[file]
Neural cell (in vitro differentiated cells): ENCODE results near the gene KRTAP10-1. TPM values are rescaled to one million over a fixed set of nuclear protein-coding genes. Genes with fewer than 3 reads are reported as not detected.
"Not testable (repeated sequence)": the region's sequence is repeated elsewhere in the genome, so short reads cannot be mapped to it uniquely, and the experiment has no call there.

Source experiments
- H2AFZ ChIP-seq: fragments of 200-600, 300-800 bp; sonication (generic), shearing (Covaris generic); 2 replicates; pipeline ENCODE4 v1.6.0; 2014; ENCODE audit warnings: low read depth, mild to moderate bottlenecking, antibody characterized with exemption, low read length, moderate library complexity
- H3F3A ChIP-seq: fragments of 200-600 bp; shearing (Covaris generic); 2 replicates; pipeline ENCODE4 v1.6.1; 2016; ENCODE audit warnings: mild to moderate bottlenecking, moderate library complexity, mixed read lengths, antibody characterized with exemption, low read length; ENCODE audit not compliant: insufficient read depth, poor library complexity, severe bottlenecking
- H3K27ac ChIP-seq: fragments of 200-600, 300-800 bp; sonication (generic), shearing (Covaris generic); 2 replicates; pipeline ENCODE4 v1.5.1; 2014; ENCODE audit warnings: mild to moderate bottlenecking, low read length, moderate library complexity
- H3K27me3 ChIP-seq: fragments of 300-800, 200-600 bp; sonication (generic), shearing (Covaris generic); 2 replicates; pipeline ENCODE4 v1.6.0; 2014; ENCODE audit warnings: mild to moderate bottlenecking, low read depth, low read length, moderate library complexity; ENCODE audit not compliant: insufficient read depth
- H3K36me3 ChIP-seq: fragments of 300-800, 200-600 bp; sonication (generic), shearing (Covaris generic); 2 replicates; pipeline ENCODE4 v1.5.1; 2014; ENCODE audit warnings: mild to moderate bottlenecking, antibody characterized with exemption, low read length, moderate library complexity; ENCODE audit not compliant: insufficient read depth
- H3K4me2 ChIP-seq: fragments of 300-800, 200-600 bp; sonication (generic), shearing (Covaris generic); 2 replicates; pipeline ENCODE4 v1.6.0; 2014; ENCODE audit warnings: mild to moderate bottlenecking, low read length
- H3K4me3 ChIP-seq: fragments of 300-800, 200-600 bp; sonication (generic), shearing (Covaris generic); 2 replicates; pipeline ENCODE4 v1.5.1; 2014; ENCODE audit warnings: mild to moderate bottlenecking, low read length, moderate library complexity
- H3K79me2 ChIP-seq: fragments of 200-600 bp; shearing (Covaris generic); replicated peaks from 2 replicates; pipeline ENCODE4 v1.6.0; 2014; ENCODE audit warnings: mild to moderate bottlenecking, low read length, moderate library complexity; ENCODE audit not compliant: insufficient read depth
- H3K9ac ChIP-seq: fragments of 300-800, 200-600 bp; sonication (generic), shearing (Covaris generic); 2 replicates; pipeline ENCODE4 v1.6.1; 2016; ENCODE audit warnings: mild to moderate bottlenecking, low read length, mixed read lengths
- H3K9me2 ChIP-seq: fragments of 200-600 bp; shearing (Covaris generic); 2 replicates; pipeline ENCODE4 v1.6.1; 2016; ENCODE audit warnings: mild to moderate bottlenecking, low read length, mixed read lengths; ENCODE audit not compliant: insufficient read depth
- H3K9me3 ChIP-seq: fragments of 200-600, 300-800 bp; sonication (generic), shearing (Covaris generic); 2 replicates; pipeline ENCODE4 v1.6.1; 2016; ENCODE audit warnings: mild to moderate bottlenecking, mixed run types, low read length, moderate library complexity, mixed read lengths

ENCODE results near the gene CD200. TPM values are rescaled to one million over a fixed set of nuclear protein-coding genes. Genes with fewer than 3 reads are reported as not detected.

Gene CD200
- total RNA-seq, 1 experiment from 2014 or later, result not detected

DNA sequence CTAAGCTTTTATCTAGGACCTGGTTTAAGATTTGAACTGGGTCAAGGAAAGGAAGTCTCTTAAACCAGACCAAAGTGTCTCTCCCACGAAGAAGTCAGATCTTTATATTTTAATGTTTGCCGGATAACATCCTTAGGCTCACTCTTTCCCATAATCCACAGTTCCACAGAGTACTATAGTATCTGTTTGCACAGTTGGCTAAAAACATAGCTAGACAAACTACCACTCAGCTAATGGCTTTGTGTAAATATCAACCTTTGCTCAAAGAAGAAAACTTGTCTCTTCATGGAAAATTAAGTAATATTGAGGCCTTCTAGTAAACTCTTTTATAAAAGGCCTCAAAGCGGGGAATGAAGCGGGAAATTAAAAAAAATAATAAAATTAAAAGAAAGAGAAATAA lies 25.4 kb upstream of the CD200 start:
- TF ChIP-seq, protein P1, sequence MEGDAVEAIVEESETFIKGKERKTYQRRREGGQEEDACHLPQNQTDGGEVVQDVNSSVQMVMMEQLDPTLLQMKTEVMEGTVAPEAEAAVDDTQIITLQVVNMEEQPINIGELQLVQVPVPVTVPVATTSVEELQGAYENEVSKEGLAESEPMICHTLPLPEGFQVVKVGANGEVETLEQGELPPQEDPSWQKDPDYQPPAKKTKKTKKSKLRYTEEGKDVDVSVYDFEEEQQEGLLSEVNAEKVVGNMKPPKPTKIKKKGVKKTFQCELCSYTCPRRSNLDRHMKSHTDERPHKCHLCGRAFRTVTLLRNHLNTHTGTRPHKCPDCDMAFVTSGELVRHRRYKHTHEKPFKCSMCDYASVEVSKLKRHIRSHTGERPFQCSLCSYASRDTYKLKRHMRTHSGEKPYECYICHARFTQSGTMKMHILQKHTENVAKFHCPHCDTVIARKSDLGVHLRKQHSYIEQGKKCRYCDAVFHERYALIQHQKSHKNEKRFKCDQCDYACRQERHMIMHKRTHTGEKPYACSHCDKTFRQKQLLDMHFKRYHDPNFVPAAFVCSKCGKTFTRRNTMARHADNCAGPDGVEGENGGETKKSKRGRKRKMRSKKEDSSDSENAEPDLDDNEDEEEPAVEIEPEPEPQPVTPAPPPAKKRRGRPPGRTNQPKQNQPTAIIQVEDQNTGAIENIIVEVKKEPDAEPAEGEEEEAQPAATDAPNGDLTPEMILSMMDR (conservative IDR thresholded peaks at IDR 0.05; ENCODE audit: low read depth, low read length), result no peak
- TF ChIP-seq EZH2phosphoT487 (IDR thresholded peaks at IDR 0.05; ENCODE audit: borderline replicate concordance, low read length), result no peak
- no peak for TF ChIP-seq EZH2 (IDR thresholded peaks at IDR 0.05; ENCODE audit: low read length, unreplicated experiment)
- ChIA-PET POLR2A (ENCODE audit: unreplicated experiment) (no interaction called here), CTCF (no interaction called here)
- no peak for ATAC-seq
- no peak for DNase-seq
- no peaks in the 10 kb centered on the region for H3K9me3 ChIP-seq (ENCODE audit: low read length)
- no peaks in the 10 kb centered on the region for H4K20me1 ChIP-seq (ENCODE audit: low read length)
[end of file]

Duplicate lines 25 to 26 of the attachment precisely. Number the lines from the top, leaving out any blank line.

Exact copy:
- no peaks in the 10 kb centered on the region for H3K9me3 ChIP-seq (ENCODE audit: low read length)
- no peaks in the 10 kb centered on the region for H4K20me1 ChIP-seq (ENCODE audit: low read length)